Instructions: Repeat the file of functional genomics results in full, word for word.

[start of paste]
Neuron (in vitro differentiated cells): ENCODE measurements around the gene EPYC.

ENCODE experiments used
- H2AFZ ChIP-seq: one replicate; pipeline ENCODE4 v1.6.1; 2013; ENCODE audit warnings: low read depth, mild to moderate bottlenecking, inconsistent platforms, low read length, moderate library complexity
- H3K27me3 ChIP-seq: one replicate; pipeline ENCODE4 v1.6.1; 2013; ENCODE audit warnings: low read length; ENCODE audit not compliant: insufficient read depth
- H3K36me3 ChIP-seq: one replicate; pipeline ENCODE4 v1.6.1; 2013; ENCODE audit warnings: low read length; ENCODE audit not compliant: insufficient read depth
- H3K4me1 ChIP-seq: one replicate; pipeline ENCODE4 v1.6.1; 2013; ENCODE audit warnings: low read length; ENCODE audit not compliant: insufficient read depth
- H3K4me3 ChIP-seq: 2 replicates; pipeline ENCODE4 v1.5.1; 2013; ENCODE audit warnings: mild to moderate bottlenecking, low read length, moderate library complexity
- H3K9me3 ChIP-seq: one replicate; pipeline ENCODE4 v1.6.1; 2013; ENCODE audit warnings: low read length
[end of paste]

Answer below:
Neuron (in vitro differentiated cells): ENCODE measurements around the gene EPYC.

ENCODE experiments used
- H2AFZ ChIP-seq: one replicate; pipeline ENCODE4 v1.6.1; 2013; ENCODE audit warnings: low read depth, mild to moderate bottlenecking, inconsistent platforms, low read length, moderate library complexity
- H3K27me3 ChIP-seq: one replicate; pipeline ENCODE4 v1.6.1; 2013; ENCODE audit warnings: low read length; ENCODE audit not compliant: insufficient read depth
- H3K36me3 ChIP-seq: one replicate; pipeline ENCODE4 v1.6.1; 2013; ENCODE audit warnings: low read length; ENCODE audit not compliant: insufficient read depth
- H3K4me1 ChIP-seq: one replicate; pipeline ENCODE4 v1.6.1; 2013; ENCODE audit warnings: low read length; ENCODE audit not compliant: insufficient read depth
- H3K4me3 ChIP-seq: 2 replicates; pipeline ENCODE4 v1.5.1; 2013; ENCODE audit warnings: mild to moderate bottlenecking, low read length, moderate library complexity
- H3K9me3 ChIP-seq: one replicate; pipeline ENCODE4 v1.6.1; 2013; ENCODE audit warnings: low read length